Arthur Tiffin, a 53-year old piping engineer from North Walbottle, has won a six-figure sum in damages against his former employer Carillion (Singapore) Limited, who exposed him to asbestos dust and fibres back in the 1970s.
Arthur was diagnosed with the asbestos-related cancer mesothelioma in October 2005, when he initially thought he would have to sell his family home to pay for treatment, but instead he turned to Newcastle solicitors Irwin Mitchell to issue legal proceedings against his former employer.
The final six-figure settlement has now been agreed after Irwin Mitchell last year successfully secured a judgment in Mr Tiffin's favour, and a £40,000 interim payout for Arthur whilst he awaited a trial date for final assessment of his damages.
Arthur, who has been taking over 40 tablets a day to manage the pain, including opioids, but is in good spirits said: "I'm very happy with the amount I have been awarded and with all the help and support I've received from Irwin Mitchell.
"Before this happened I had a promising and prosperous career and all I want now is for my wife and family to get what I was going to earn and to be cared for."
Cora, Arthurs wife, added: "It doesn't justify what has happened but it is a load off our minds. We would give every penny back if it could make him better."
When Arthur was 17 he started a four-year apprenticeship at Brightside Heating and Ventilation Engineering in Jesmond, Newcastle, now named Carillion (Singapore) Limited.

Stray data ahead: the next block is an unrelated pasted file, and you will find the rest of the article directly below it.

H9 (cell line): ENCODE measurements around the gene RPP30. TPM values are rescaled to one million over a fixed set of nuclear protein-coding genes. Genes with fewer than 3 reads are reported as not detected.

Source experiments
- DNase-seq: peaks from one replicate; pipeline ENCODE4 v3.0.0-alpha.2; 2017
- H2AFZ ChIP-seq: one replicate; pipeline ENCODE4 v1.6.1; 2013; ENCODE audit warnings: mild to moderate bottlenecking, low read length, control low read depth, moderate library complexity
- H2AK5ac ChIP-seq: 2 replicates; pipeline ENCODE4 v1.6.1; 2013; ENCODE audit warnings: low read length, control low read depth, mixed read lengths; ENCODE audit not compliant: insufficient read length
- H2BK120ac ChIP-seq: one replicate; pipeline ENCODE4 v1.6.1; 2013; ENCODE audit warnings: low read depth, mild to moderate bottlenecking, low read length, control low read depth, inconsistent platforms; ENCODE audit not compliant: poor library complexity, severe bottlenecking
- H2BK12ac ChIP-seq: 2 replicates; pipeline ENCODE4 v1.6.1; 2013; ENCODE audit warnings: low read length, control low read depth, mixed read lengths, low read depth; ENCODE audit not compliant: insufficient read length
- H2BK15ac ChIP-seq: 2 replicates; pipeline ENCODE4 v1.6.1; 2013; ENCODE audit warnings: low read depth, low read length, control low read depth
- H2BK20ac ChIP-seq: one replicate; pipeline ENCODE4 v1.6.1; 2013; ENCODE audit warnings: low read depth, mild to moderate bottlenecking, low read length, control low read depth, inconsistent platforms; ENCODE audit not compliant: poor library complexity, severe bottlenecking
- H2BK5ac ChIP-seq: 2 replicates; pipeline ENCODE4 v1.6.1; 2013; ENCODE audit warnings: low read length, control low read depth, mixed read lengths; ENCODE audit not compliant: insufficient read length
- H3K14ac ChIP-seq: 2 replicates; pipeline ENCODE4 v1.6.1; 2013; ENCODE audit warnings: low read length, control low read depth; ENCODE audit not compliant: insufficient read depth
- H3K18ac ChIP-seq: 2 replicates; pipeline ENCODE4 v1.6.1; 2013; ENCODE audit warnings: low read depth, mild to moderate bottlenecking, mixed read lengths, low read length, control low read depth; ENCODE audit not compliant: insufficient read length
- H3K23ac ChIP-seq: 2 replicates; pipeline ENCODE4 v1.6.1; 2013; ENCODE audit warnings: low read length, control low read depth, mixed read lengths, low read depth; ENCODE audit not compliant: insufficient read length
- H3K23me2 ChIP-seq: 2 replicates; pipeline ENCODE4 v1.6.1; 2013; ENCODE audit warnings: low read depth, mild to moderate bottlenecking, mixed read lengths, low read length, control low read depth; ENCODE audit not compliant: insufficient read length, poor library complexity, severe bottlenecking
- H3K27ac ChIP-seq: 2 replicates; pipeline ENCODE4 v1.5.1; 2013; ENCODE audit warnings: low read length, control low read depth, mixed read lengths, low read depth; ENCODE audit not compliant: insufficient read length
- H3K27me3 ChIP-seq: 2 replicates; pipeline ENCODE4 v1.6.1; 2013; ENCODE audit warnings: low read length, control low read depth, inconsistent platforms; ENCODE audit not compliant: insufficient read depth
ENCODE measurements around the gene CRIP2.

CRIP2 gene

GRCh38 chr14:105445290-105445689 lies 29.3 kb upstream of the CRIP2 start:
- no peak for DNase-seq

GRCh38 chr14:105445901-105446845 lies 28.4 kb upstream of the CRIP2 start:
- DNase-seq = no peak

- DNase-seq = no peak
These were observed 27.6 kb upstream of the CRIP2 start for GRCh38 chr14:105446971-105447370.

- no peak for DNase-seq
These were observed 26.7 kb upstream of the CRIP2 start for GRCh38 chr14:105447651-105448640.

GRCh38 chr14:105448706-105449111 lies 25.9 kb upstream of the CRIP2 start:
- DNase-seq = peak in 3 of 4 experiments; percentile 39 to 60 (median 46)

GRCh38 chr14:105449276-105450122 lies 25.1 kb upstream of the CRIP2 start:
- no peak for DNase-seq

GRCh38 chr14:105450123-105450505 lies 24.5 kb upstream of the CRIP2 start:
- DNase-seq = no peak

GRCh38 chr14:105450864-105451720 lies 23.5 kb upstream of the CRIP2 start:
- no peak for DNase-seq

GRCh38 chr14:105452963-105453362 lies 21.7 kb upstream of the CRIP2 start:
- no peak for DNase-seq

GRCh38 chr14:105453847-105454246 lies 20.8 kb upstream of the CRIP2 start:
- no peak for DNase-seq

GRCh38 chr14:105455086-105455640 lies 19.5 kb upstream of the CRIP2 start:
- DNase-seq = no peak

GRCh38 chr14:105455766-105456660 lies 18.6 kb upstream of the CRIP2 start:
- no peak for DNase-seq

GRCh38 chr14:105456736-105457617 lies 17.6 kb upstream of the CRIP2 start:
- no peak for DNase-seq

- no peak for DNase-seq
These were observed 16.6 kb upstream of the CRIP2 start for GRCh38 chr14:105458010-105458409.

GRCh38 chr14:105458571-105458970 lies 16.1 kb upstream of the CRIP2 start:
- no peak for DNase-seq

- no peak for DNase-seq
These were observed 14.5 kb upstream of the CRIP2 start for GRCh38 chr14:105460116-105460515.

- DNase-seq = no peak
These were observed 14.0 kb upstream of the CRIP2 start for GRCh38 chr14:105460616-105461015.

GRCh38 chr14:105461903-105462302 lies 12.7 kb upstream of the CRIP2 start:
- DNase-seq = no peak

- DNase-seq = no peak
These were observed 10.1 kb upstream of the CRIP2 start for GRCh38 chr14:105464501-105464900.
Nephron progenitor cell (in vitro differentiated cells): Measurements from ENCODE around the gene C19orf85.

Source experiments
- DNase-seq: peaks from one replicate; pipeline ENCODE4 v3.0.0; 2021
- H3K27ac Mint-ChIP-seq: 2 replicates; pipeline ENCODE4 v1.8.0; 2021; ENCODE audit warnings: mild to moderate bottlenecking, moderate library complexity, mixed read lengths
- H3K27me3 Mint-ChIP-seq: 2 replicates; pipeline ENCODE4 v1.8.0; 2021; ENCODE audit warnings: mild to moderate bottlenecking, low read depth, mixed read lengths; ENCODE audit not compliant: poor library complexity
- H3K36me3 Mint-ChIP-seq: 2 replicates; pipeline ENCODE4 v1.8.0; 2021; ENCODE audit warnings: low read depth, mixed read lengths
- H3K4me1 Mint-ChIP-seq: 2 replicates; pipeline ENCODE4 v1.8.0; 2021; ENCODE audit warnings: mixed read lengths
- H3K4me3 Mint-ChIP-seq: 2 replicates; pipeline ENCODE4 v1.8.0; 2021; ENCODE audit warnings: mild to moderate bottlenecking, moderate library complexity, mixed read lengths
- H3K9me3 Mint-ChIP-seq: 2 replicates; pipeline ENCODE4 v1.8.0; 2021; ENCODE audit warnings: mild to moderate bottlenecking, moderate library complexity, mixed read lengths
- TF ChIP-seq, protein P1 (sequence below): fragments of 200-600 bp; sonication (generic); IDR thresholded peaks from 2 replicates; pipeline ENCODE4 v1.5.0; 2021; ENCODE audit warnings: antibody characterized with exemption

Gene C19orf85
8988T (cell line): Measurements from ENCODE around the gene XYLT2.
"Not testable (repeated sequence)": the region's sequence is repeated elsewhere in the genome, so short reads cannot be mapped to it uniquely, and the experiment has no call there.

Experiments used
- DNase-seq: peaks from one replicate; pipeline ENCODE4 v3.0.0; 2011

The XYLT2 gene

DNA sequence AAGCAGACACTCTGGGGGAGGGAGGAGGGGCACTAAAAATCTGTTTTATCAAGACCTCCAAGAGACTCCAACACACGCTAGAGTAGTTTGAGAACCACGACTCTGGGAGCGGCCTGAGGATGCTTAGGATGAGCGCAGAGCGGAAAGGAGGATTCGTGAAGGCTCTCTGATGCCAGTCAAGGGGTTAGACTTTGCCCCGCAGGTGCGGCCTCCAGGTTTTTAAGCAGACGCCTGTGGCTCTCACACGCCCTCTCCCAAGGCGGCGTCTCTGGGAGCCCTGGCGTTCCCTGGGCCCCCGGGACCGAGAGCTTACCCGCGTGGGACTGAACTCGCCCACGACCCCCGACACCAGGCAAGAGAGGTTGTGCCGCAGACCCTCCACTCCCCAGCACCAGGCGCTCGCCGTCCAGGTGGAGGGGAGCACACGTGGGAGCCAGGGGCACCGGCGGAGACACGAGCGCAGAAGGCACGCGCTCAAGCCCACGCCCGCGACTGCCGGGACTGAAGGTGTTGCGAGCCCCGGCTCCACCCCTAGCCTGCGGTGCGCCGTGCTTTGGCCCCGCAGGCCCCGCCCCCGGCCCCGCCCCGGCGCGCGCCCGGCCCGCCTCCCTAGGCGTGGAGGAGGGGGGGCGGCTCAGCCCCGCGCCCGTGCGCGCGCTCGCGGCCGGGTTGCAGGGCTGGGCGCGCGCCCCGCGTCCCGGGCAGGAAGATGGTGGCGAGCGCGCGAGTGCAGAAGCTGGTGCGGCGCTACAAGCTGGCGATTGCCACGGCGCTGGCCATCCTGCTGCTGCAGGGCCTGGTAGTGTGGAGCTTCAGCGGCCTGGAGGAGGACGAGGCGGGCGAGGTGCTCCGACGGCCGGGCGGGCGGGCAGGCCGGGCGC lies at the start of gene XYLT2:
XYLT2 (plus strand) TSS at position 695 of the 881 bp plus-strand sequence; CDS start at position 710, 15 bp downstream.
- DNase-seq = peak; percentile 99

During this time Arthur was put on a job at Catterick Army Camp working in an old boiler house for a month. Arthur remembered: "I had to strip the boiler of its asbestos insulation. The room was so dusty that it was difficult to breathe. I was constantly coughing and had to remove the asbestos from my nose.
"I was not warned of the dangers of asbestos and had no idea that the dust I was inhaling could have such serious consequences for my future. I am certain this was when I was exposed to asbestos."
Serious illness has failed to weaken Arthur's resolve and since his diagnosis he has attended a lobby of Parliament and tirelessly campaigned on behalf of other mesothelioma sufferers for access to potentially life-saving drugs. Arthur has supported the appeal against the NICE (National Institute for Clinical Excellence) decision to prevent the breakthrough chemotherapy drug Alimta being provided to sufferers of mesothelioma on the NHS on grounds of cost.
Arthur is now to commence a Phase 1 trial of a new chemotherapy drug and he is the first person in the UK to receive this.
Arthur has also been a keen fundraiser for the Wallsend-based Mick Knighton Mesothelioma Research Fund.
His solicitor, Neil Wilkinson from Irwin Mitchell, has said "Arthur's case is important as it demonstrates to mesothelioma sufferers that it is often possible to trace companies and successfully pursue legal actions against them, even if they were exposed to asbestos dust several decades ago and their employers have changed their names or have dissolved."
Mr Wilkinson also paid tribute to Arthur: "His diagnosis of mesothelioma at the age of only 52 was devastating for him and his family, but his incredible courage in battling his illness and his determination to raise public awareness of mesothelioma and its treatment has been a real inspirational to us all."